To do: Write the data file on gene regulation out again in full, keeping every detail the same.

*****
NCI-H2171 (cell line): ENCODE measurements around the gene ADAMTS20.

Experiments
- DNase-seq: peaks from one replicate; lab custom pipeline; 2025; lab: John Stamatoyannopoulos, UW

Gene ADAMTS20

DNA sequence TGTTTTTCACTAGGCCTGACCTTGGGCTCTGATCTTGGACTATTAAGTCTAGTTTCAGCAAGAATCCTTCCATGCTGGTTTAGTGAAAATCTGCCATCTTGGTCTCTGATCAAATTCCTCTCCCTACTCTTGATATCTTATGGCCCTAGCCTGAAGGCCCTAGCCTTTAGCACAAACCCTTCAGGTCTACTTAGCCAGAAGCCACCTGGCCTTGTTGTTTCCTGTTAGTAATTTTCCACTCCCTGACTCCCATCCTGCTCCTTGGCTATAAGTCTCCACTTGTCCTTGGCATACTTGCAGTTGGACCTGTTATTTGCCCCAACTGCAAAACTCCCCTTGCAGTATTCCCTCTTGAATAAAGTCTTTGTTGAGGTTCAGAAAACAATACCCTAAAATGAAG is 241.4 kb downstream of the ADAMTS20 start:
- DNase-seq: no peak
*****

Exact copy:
NCI-H2171 (cell line): ENCODE measurements around the gene ADAMTS20.

Experiments
- DNase-seq: peaks from one replicate; lab custom pipeline; 2025; lab: John Stamatoyannopoulos, UW

Gene ADAMTS20

DNA sequence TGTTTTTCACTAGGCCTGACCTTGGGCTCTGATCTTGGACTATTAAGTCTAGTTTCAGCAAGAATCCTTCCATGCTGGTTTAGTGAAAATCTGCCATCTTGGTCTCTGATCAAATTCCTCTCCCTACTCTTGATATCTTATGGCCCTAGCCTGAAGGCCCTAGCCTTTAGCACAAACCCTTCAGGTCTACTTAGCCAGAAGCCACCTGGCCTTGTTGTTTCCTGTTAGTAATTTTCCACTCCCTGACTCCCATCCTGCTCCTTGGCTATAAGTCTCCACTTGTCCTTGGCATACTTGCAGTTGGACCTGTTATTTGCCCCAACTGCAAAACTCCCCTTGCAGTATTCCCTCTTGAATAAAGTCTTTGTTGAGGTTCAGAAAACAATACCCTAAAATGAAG is 241.4 kb downstream of the ADAMTS20 start:
- DNase-seq: no peak